Funny, Fearless, Fabulous: It’s Showtime for Celebs on Broadway

Don’t count on finding them weaving through Times Square or chowing down on 99-cent storefront pizza slices, but if seeing celebrities in their natural habitat is on your NYC bucket list, you probably won’t be disappointed just walking (or dining) in the Theater District. And newsflash: theater is a primo star-gazing spot, Broadway…Off-Broadway…Off-Off. Maybe they’ve come to see friends perform, but most likely it’s because theater is alive, provocative, inspiring, enchanting, and in their blood.

My personal list of “stars spotted at the theater” includes everyone from Tobey Maguire and Elijah Wood to Bette Midler, Mel Brooks, Joel Grey, Allison Janney, and Mariska Hargitay (not all at the same show). And, of course, Cher was paparazzied from all angles when she made her way down the aisle of The Cher Show.

carole king chillina kennedy beautiful

One fine day: Carole King shares the stage with Chilina Kennedy in Beautiful. Photo by Patrick Lazour.

Occasionally, you might even find yourself at a performance where a notable does something, well, notable. Which is what happened mid-January at the fifth anniversary performance of Beautiful when Carole King appeared at the piano during the musical’s final moments and sang “Beautiful,” after which she stood next to Chilina Kennedy (who plays King) for the curtain call, belting “I Feel The Earth Move” with the cast. “This musical has been such a magical experience,” said King. “What a night! It was amazing to be a part of this.”

Casting News patricia kalember

In recent years, actress Patricia Kalember played recurring roles on Power; Orange Is the New Black, and Madam Secretary. Vintage-wise, she’s known for thirtysomething and Sisters. And as of Jan. 29th, she’ll be returning to theater replacing Christine Lahti as Gloria Steinem in Off-Broadway’s Gloria: A Life. “As a lifelong feminist, Gloria Steinem has been an inspiration to me for years,” said Kalember. “Her activism and sharp intelligence are needed now, more than ever.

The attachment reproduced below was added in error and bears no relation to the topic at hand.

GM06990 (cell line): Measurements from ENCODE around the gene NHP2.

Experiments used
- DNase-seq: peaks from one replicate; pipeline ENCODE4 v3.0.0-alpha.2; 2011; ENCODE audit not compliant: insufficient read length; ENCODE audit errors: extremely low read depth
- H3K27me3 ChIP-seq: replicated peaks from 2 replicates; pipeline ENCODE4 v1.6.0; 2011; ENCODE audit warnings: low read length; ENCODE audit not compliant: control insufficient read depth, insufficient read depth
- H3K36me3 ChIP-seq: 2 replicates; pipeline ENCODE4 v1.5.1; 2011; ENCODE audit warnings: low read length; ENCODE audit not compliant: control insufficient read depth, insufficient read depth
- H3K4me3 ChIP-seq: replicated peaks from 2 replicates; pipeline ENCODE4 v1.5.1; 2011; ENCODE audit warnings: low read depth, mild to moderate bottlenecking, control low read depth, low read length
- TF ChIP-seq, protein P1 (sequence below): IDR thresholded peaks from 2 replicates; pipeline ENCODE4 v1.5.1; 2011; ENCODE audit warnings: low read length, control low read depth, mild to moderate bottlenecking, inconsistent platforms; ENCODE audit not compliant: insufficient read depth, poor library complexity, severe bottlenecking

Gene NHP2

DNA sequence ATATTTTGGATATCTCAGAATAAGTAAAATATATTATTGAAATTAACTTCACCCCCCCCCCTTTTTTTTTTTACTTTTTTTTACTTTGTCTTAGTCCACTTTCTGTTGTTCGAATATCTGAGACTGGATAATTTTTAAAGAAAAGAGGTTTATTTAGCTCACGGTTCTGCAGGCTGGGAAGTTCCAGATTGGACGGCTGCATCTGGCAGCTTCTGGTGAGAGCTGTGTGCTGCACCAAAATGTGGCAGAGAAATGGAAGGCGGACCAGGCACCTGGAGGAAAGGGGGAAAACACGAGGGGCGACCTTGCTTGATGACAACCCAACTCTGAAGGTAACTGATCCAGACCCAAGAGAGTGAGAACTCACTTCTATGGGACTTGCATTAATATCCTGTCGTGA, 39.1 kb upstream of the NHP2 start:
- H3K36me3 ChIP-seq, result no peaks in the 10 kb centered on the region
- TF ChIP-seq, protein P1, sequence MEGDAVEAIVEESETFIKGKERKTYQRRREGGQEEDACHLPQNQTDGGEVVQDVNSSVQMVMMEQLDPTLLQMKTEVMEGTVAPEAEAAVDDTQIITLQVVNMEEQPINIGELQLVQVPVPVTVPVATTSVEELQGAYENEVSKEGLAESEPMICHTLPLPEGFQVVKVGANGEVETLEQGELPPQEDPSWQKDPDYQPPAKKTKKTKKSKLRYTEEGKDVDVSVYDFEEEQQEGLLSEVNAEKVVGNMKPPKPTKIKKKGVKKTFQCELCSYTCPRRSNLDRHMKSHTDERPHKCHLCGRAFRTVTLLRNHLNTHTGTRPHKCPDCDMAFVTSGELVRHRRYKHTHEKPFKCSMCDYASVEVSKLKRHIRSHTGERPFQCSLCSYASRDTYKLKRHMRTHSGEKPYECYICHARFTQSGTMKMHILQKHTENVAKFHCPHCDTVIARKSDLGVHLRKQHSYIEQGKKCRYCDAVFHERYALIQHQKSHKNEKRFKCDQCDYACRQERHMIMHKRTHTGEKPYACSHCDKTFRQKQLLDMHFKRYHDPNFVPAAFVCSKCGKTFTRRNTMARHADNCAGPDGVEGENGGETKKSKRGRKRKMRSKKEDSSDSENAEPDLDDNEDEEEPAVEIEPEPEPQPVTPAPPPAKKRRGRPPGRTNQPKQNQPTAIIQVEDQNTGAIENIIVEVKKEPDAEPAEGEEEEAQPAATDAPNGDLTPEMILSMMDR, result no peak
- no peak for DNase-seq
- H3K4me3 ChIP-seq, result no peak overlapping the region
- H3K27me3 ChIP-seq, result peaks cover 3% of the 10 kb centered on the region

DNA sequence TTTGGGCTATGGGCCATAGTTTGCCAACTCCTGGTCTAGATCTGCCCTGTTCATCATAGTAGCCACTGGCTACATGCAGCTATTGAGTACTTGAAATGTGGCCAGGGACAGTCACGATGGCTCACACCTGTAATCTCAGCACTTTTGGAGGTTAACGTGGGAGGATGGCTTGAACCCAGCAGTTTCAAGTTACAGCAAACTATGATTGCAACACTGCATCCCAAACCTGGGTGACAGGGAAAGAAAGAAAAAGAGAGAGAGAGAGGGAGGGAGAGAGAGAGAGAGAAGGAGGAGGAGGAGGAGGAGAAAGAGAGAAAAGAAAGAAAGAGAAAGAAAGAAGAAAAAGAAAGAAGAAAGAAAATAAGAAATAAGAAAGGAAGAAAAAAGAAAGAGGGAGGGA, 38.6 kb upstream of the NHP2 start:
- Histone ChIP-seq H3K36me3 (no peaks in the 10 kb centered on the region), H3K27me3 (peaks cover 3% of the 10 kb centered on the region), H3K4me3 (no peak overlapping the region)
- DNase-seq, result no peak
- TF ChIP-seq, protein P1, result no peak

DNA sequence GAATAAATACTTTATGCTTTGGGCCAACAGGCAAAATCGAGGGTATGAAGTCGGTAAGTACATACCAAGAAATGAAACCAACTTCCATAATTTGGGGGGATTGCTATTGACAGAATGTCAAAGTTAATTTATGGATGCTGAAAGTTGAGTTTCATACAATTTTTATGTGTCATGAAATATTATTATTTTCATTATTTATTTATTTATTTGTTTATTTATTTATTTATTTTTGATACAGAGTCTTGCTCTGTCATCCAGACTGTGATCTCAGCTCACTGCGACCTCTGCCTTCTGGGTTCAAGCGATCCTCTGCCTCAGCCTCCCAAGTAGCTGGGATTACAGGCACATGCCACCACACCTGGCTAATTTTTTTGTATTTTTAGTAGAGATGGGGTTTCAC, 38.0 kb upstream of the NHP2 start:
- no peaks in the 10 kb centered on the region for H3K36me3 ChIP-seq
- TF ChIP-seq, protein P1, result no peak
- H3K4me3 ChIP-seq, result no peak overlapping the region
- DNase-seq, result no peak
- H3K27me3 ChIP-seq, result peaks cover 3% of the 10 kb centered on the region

Directed by Tony-winner Diane Paulus and written by Tony-nominee Emily Mann, the show moves from Steinem’s activism and personal life in Act I to an Act II Talking Circle that invites theatergoers “to carry the themes of the play into a conversation of their own.”


Little kids get to celebrate February with some familiar furry faces when Sesame Street Live! Make Your Magic takes over the Hulu Theater at Madison Square Garden (Feb. 15th through the 24th). 

The show stars Elmo (looking to ace magic tricks), Cookie Monster, and Gonger (tackling the art of baking), Big Bird (discovering shadow puppetry), Grover (exploring  primary colors), and more—all to an infectious soundtrack!

Editor's Picks kiss me kate broadway revival

With multiple new shows launching over the next few months (March alone has seven, including Hillary and Clinton starring Laurie Metcalf and John Lithgow, a revival of Burn This with Keri Russell and Adam Driver, and the musical Beetlejuice based on the film of the same name. Of this month’s newcomers, these three have my attention:

True West. A die-hard Sam Shepard fan, this would be high on my list even if the leads weren’t Ethan Hawke and Paul Dano

Be More Chill. Sure, Broadway is currently a musical high-school hotbed, what with Dear Evan Hansen, Mean Girls, and The Prom, but this Off-Broadway sellout has moved up the theater food chain with #MillennialsLoveMe already in place. 

Kiss Me, Kate (above). Fans of Tony winner Kelli O’Hara are going to be all over this classic musical based on The Taming of the Shrew—as are theatergoers who know her costar, Will Chase, from HBO’s Sharp Objects and/or YouTube Red’s Impulse.

About the Author

City Guide Theatre Editor Griffin Miller moved to New York to pursue an acting/writing career in the 1980s after graduating magna cum laude from Case Western Reserve University in Cleveland, Ohio. Since then, she has written for The New York Times, For the Bride, Hotels, and a number of other publications, mostly in the areas of travel and performance arts. An active member of The New York Travel Writers Association, she is also a playwright and award-winning collage artist. In addition, she sits on the board of The Lewis Carroll Society of North America. Griffin is married to Richard Sandomir, a reporter for The New York Times.

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